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Microeconomics - next to macroeconomics branch of economics. Microeconomics focuses on choices made by households, companies, government. Decisions made by them and their behaviors are affecting supply and demand of products and services. Microeconomics draws attention to connections and interactions between households, companies and government and how they affect each other.

Study of microeconomics

Microeconomics studies the behavior of individuals, households, and firms in making decisions about the allocation of scarce resources. It focuses on the individual level of economic activity, as opposed to the macroeconomics, which looks at the economy as a whole. The following are some of the main topics that are covered by microeconomics:

  • Consumer behavior: Microeconomics studies how individuals and households make decisions about what to buy and how much to consume. It also looks at how these decisions are influenced by factors such as income, prices, and consumer preferences.
  • Production and costs: Microeconomics examines how firms make decisions about how much to produce and what prices to charge for their products. It also studies the relationship between production costs and firms' profit-maximizing output levels.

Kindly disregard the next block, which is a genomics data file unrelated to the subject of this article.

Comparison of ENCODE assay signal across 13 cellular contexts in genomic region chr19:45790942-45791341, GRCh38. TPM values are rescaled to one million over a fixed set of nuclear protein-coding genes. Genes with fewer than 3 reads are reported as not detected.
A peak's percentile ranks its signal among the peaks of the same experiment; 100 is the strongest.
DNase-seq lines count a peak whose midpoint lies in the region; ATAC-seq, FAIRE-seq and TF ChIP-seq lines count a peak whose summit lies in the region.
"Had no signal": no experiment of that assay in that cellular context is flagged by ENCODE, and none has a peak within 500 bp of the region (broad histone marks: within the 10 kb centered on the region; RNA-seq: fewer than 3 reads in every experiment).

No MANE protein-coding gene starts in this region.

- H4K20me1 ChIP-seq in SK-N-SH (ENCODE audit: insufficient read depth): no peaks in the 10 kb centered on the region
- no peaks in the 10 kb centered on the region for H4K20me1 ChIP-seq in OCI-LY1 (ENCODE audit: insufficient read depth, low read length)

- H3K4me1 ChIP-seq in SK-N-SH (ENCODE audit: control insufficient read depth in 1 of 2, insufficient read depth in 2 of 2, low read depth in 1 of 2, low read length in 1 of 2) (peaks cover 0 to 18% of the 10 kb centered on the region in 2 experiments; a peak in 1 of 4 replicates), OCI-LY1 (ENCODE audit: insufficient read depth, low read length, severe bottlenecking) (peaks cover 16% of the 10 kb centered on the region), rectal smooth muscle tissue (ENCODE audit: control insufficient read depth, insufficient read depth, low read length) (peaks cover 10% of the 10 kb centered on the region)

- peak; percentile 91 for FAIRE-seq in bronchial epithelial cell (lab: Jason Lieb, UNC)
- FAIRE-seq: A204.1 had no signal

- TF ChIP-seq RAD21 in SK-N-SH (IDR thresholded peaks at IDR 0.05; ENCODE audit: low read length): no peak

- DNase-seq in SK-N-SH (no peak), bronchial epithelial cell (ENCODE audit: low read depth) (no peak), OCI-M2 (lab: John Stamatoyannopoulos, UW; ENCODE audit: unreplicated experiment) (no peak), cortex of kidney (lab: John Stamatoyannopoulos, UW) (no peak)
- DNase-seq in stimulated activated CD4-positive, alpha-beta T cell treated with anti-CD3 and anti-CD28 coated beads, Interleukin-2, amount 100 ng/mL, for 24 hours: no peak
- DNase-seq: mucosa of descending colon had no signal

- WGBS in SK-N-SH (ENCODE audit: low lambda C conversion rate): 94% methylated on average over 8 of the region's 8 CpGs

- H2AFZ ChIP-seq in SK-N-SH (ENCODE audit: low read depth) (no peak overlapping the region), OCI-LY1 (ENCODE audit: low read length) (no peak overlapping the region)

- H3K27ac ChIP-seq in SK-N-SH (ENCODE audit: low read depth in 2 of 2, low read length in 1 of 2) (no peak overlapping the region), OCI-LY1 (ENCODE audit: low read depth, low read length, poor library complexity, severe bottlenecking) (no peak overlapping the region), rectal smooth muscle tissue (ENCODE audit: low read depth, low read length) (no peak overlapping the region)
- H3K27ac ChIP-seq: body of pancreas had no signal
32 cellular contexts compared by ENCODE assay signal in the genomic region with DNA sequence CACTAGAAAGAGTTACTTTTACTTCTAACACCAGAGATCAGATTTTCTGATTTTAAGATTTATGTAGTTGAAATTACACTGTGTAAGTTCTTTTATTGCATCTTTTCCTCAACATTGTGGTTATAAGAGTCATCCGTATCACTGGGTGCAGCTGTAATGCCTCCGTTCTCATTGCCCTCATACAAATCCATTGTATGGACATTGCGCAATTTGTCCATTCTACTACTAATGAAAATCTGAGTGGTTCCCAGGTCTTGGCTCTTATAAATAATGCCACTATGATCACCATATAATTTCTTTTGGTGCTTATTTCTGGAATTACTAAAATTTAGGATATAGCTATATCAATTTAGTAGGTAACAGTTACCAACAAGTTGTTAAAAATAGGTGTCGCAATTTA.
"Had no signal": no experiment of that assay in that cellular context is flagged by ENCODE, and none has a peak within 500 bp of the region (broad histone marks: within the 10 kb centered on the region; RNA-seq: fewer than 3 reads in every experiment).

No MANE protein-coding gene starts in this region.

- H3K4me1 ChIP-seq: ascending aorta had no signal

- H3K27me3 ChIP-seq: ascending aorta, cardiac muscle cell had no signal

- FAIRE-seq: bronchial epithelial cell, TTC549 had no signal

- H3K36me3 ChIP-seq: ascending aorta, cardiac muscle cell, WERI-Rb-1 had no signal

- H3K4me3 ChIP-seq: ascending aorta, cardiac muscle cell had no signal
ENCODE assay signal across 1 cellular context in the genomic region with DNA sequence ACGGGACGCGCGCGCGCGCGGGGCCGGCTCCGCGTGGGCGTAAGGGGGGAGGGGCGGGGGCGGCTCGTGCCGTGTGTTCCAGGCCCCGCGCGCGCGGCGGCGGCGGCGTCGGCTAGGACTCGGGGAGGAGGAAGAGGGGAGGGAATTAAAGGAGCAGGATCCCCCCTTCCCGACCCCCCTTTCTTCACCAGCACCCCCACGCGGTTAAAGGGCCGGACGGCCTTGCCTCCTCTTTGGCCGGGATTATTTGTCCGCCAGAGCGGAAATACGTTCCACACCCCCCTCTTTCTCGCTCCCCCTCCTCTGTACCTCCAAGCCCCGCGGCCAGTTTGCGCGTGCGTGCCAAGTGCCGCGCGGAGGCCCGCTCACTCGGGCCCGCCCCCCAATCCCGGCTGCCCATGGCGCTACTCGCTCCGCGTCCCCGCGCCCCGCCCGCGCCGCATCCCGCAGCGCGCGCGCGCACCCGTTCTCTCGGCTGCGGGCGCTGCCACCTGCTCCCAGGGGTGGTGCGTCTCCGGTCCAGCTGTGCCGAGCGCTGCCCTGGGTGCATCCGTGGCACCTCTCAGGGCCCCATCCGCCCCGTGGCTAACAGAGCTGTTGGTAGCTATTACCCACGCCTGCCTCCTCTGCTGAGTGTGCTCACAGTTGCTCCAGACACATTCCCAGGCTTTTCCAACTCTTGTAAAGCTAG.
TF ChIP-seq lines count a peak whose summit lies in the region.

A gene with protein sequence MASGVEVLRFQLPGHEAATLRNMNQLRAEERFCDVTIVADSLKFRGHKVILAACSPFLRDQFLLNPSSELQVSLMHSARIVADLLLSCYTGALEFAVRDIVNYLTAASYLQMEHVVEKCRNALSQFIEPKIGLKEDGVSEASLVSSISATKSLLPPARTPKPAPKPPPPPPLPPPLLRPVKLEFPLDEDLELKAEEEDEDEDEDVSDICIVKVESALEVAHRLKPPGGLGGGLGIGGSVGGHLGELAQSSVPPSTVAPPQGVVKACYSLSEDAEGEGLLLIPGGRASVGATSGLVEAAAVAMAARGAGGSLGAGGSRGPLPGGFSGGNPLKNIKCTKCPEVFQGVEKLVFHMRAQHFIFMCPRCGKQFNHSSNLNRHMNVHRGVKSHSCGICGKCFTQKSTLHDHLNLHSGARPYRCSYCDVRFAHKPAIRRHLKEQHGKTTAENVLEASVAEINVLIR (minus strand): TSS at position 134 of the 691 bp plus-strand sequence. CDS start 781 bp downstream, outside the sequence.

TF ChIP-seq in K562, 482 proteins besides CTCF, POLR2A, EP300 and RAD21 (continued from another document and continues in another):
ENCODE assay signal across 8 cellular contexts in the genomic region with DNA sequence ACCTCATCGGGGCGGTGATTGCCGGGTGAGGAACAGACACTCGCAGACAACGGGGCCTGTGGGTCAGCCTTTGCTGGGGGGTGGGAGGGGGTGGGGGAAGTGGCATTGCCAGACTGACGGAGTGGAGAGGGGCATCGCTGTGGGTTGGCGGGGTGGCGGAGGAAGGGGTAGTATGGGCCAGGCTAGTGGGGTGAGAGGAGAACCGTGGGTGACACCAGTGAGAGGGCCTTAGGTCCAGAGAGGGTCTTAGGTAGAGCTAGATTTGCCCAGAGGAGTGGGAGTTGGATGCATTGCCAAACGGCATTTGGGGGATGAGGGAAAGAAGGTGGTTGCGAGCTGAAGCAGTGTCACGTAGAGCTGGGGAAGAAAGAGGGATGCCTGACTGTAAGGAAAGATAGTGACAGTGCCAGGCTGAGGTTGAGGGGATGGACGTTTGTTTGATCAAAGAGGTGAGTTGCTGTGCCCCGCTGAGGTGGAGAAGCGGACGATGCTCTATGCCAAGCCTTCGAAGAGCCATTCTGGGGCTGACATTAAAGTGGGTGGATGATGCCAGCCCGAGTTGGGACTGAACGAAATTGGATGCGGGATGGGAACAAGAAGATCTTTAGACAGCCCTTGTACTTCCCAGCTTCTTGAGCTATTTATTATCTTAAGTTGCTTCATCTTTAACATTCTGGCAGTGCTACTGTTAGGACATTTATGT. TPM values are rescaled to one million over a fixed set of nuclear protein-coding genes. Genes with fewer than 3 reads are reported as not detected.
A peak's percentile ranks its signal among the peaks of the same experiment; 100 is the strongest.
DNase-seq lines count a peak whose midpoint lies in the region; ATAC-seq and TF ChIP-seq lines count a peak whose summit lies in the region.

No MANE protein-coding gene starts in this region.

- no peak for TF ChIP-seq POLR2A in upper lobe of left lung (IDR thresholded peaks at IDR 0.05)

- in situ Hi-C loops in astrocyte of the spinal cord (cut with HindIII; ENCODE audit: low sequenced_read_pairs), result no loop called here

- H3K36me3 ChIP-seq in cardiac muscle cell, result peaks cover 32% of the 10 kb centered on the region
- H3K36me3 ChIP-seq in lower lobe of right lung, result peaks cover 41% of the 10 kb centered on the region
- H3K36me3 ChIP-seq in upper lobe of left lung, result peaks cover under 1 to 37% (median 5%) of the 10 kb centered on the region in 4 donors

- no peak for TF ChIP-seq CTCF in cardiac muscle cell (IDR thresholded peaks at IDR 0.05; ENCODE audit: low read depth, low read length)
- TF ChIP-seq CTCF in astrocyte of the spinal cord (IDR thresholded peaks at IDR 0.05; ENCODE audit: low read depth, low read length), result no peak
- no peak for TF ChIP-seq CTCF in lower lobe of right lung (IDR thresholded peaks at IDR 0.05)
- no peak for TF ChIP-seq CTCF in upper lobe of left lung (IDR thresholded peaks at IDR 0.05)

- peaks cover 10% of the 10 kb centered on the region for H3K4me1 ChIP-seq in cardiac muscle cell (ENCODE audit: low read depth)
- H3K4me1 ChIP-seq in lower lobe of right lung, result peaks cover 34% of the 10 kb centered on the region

• Market structures: Microeconomics examines the different types of market structures, including perfect competition, monopolistic competition, oligopoly, and monopoly. It looks at how the characteristics of these different market structures influence firms' pricing and output decisions.
  • Market failure: Microeconomics examines situations where the market fails to allocate resources efficiently. This can occur due to externalities, public goods, and market power.
  • Distribution of income: Microeconomics examines how economic factors such as productivity, technological change, and government policies affect the distribution of income among individuals and households.
  • International trade: Microeconomics examines how countries interact through trade and how trade policies, tariffs and trade agreements can affect the economy.
  • Labor markets: Microeconomics examines the supply and demand of labor, wage determination, and the impact of labor market policies such as minimum wage laws, unemployment benefits, and unionization on the economy.
  • Public economics: Microeconomics examines how government policies such as taxes, subsidies, regulations, and public goods affect the economy.
  • Behavioral economics: Microeconomics examines how psychological and sociological factors can affect economic decision-making.
  • Environmental economics: Microeconomics examines how economic activities can affect the environment and how environmental policies can affect the economy.

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Author: Monika Stempień